If you use an Internet-enabled device (and if you are reading this, you do), you are almost certainly familiar with software updates. These ever-present parts of our daily lives can be annoying, because they come with increasing frequency and always seem to slow down your machine at the most inopportune time. But they do include security updates and other tweaks intended to keep your machine working in the changing digital world.
Software updates are a form of product support, a responsibility of producers to provide continued assistance to customers who have bought their product. In the digital world, product support can represent a long-term commitment. Microsoft provided mainstream support for its Windows XP operating system until 2009 (eight years after its initial release in 2001) and extended support until 2014. But XP running on some embedded systems is still supported even now, and will continue to be supported until next year, eighteen years after the OS’s release.
Long-term product support predates the software industry by decades. Car manufacturers provide support for their models, as do aerospace companies. In 1948, back when aerospace was only aeronautics, the Lockheed Star (the company newspaper of the Lockheed Aircraft Corporation) reported on the activities of the Inactive Models branch of the company’s Service Engineering Group:
Among the diversified activities of Neil Harrison’s Service Engineering Group, supervised by Nels Griffith, is Inactive Models, a misnomer according to several in the department, since the so-called obsolescent type airplanes such as the Model 10, 12, 14, 18, PV-1, PV-2, and P-38 are anything but inactive.1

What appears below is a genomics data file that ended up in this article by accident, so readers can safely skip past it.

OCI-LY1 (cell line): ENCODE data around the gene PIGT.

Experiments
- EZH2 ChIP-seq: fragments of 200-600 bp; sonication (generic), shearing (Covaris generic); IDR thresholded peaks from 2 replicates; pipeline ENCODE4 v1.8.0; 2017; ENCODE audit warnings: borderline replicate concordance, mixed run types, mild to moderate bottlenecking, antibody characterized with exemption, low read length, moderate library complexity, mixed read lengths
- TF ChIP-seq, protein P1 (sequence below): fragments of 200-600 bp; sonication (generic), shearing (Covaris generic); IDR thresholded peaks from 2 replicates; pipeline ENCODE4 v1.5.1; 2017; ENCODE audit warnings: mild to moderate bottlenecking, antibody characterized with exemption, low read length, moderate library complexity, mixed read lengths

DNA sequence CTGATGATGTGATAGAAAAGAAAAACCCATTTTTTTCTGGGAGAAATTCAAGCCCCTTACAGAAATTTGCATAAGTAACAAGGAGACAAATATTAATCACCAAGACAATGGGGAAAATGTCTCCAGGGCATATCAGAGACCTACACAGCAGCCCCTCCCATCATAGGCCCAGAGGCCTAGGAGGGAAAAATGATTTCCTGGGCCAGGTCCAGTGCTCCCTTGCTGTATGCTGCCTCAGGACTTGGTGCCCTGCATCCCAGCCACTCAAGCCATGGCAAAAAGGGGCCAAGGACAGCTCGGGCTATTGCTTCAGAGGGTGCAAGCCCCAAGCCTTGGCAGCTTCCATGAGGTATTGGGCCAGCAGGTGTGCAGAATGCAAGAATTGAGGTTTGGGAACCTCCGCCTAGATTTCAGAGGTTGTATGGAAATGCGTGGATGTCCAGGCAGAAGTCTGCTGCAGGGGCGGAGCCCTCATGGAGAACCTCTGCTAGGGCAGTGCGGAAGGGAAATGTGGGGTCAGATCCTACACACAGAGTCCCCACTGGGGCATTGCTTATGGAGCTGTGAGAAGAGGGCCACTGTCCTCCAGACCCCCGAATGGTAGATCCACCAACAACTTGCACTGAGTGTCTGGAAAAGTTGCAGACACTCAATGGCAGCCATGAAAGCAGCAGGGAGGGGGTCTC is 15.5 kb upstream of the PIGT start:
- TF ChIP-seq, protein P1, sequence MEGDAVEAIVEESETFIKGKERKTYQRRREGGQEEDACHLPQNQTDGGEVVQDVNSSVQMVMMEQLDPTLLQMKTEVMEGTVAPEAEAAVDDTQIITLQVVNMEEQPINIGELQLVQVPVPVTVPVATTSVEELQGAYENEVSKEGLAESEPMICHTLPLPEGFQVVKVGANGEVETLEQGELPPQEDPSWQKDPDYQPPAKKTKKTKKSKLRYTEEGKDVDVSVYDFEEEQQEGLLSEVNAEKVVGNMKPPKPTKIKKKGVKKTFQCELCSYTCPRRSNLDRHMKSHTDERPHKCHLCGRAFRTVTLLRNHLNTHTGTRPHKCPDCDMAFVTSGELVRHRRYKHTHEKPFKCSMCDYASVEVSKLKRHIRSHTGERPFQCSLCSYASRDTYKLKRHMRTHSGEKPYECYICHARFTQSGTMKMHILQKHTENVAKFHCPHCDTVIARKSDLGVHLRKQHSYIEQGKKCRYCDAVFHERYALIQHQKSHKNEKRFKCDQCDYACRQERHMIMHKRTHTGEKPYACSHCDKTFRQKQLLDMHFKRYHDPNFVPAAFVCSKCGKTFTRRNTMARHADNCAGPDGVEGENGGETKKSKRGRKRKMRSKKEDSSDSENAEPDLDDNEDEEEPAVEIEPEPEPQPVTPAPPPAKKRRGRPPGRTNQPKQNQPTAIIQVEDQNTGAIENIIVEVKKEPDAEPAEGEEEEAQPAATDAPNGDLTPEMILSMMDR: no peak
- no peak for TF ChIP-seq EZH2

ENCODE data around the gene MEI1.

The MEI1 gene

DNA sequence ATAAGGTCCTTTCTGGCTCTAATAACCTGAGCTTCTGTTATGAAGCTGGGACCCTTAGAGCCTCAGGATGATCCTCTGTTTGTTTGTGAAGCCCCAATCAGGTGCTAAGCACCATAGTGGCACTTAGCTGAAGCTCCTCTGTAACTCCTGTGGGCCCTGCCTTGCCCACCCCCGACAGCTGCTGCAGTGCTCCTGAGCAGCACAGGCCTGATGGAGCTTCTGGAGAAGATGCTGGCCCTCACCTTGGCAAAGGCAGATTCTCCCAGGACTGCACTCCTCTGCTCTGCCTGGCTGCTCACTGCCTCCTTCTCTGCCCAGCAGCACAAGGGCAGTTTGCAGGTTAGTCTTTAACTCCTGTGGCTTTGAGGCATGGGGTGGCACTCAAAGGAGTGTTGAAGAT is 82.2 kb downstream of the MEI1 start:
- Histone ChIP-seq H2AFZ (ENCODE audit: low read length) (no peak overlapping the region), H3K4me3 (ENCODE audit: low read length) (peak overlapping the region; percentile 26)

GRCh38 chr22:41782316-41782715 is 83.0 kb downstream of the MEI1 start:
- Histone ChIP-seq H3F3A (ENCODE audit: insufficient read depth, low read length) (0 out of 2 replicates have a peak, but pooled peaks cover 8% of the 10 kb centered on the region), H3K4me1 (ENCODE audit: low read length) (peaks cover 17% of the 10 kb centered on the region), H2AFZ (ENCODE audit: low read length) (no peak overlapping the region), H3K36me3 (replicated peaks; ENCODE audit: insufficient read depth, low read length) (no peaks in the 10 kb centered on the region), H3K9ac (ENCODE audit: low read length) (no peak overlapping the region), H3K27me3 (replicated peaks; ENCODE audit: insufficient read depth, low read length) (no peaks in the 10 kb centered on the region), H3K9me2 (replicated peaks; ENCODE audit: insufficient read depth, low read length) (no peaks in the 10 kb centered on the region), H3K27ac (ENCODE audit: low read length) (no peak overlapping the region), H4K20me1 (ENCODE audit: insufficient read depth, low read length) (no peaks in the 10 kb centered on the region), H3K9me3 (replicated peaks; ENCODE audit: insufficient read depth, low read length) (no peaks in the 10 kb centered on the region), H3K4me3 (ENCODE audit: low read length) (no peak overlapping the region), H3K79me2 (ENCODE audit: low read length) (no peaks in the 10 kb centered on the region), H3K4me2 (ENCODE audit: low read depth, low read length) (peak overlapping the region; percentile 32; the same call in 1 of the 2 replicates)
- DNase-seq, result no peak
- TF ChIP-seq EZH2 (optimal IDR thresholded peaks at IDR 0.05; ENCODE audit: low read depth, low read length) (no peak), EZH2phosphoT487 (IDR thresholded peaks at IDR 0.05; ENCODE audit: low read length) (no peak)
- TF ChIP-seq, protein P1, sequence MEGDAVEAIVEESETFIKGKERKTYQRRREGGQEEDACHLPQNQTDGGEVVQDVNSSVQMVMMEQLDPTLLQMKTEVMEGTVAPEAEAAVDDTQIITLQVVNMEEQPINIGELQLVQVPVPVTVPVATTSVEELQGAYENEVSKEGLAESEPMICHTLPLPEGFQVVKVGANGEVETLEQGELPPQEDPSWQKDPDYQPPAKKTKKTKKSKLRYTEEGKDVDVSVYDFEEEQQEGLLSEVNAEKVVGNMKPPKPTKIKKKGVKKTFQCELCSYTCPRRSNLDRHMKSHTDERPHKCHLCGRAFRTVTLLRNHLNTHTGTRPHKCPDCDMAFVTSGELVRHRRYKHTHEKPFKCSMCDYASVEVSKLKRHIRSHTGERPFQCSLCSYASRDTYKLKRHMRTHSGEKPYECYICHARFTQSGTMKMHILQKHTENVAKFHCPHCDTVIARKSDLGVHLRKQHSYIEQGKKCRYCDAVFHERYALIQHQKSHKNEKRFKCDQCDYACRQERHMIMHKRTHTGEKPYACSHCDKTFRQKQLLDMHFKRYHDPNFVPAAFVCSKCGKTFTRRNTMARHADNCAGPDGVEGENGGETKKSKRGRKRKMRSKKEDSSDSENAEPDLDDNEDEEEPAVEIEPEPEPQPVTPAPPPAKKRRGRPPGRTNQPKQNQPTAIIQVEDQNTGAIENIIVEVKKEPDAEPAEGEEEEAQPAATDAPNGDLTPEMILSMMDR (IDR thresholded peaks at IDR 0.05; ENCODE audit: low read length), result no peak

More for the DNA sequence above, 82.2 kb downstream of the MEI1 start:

The engineers in Inactive Models provided technical data and specifications to the Spare Parts department to produce replacement parts for out-of-production aircraft designs being flown by assorted foreign and domestic operators. The major domestic airlines operated newer designs, as did many of the prestigious flag carriers of other nations. But second- and third-tier domestic feeder airlines used older aircraft, many of which had been bought secondhand when their original owners upgraded to newer planes. Demobilization after World War II created a glut of used planes, which had to be supported by Lockheed or other companies with spare parts. (Failing to anticipate the secondhand market, Lockheed built a prototype feeder airliner, the Saturn, but it was a flop and never entered production.)
In addition to supporting spare parts, the Lockheed Inactive Models branch designed upgrades of designs. One such upgrade was the design and installation of fire-protection features for National Airlines’ Lockheed Model 18 Lodestar fleet. Although the airline had pressurized Douglas DC-6 planes by this time, its older Lodestars were still in operation and needed safety upgrades.
Other projects of Inactive Models included structural repair of a Model 10 Electra (a design of the mid-thirties) belonging to a foreign customer, and winterization of F-80 Shooting Star fighter jets.
Product support—whether it be of Windows operating systems or Lockheed planes—is a form of maintenance, which has always been a key aspect of technology. As David Edgerton argues in The Shock of the Old (2007), we need to pay attention to the use of technology across time—including its maintenance—not just the development of new things. The development of a technology is the beginning of its story, not the end. And for some technologies, like National Airlines’ Lodestars, that story can be a long one.
- “Engineering Highlights,” Lockheed Star (California Division), August 5, 1948. [↩]